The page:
Virtually all the benefits of monitoring come in production environments
(by definition, I think), and that's probably why you don't see this
scenario (as) commonly used with JFR.
Basically, using JFR for production [currently at least] requires a
commercial Java SE Advanced license. How/if this is enforced technically is
irrelevant, the click-thropiugh license that allows you to use it for free
is specifically restricted to non-production use. This is spelled out in
the Oracle Binary Code License Agreement for the Java SE Platform Products
under SUPPLEMENTAL LICENSE TERMS... A. COMMERCIAL FEATURES. and B. SOFTWARE
INTERNAL USE FOR DEVELOPMENT LICENSE GRANT. And since JFR is clearly marked
as a "Commercial Feature" (you literally have to use the
-XX:+UnlockCommercialFeatures -XX:+FlightRecorder to use it) it's
impossible to claim ignorance of this fact. See e.g.
for some discussion and mentions around it.
So while JFR can and may do some cool (and even semi-unique) things for
production monitoring, you'd have to clear the commercial pricing terms
first, and those seem pretty steep, as in a list price of $5000 per 2 x86
cores according to the Oracle price list
which would equate to e.g. $40K per instance for EC2 m3.2xlarge instances,
and $80K-160K per server for modern 2 socket servers (those with "only"
16-32 cores). While I'm sure the actual production pricing could end up
much lower once purchasing departments finish hand-wrestling with Oracle's
sales folks, it would probably still be way more than other commercial
monitoring and JVM-knowledgable APM solutions that are much more feature
rich and focused would cost (e.g. Dynatrace, AppDynamics, NewRelic, etc.),
all of which list at a tiny fraction of the Oracle Java SE Advanced list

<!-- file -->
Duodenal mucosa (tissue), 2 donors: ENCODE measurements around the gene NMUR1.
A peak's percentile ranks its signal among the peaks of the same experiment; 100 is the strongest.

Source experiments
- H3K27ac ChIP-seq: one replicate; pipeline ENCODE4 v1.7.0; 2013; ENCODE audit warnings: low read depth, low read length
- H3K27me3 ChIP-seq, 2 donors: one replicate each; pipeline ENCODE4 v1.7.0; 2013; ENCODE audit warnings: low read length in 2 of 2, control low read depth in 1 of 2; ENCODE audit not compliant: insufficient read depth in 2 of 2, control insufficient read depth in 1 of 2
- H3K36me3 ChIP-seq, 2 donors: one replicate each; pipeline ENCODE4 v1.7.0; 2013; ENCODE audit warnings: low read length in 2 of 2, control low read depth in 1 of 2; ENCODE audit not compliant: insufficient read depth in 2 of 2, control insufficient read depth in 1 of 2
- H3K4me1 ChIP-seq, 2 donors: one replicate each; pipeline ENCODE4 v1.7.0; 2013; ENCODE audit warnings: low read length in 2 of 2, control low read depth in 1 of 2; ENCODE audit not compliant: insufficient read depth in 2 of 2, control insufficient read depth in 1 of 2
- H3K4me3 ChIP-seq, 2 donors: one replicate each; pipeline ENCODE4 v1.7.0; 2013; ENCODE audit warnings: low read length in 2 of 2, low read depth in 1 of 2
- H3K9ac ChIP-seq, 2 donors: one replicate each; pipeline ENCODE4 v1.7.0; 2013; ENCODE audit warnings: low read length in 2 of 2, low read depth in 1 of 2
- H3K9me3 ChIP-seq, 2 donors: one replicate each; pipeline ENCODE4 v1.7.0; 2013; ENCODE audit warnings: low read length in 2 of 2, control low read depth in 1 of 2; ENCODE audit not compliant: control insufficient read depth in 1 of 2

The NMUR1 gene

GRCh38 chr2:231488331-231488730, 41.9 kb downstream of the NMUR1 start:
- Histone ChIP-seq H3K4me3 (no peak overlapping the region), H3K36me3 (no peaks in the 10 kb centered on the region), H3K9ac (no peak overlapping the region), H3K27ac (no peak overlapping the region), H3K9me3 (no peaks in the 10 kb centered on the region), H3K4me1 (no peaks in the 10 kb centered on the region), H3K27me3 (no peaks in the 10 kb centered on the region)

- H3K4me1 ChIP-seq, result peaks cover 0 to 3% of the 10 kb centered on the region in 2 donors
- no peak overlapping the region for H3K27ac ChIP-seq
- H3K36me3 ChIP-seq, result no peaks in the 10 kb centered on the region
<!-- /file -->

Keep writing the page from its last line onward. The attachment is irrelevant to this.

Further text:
price levels (and are massively used in production systems).
On Thursday, December 1, 2016 at 12:18:18 PM UTC-8, zeo...@gmail.com wrote:
> Hi all,
> Does anyone know a good way to do continuous performance monitoring using
> JFR (JDK8)? I am interested in using this on some apache data pipeline
> projects (Spark, Flink etc). I have used JFR for perf profiling with fixed
> duration before. Continuous monitoring would be quite different.
> The ideal scenario is to set up JFR to write to UDP <ip:port> destinations
> with configurable update frequencies. Obviously that is not supported by
> JFR as it stands today. So I tried setting up continuous JFR with
> maxage=30s and running JFR.dump every 30s, to my surprise the time range
> covered by the dumped jfr files does NOT correspond to the maxage parameter
> I gave. Instead the time ranges (FlightRecordingLoader.loadFile(new
> File("xyz.jfr")).timeRange) from successive JFR.dump can be overlapping
> and much bigger than maxage.
> So couple of questions for those experienced users of JFR:
> -- What exactly is the semantics of maxage?
> I imagined that maxage has 2 effects: discarding events older than maxage
> and aggregating certain metrics (like stacktrace sample counts) over the
> time interval. It appears my understanding was way off.
> -- How does the event pool/buffer under consideration for next JFR.dump
> get reset?
> I was hoping every JFR.dump would reset the pool and allow the next
> JFR.dump to output non-overlapping time range. I was also wrong here.
> -- Is there any way to do continuous perf monitoring with JFR with a
> configured aggregation and output interval?
> One thing I did notice is that JFR would periodically (default seems 60s)
> flush to chunk files and then rotate chunk files according to maxchunksize
> param. I could use that mechanism to inotify-watch the repository dir and
> just read and parse the chunk files. However there are a few things missing
> if I wanted to go down this route: there is no way to set "maxchunkage"
> (would like to be able to set one as low as 10s), I will need to write some
> custom chunk file parser, not sure if chunk files have all the symbols to
> resolve the typeids.
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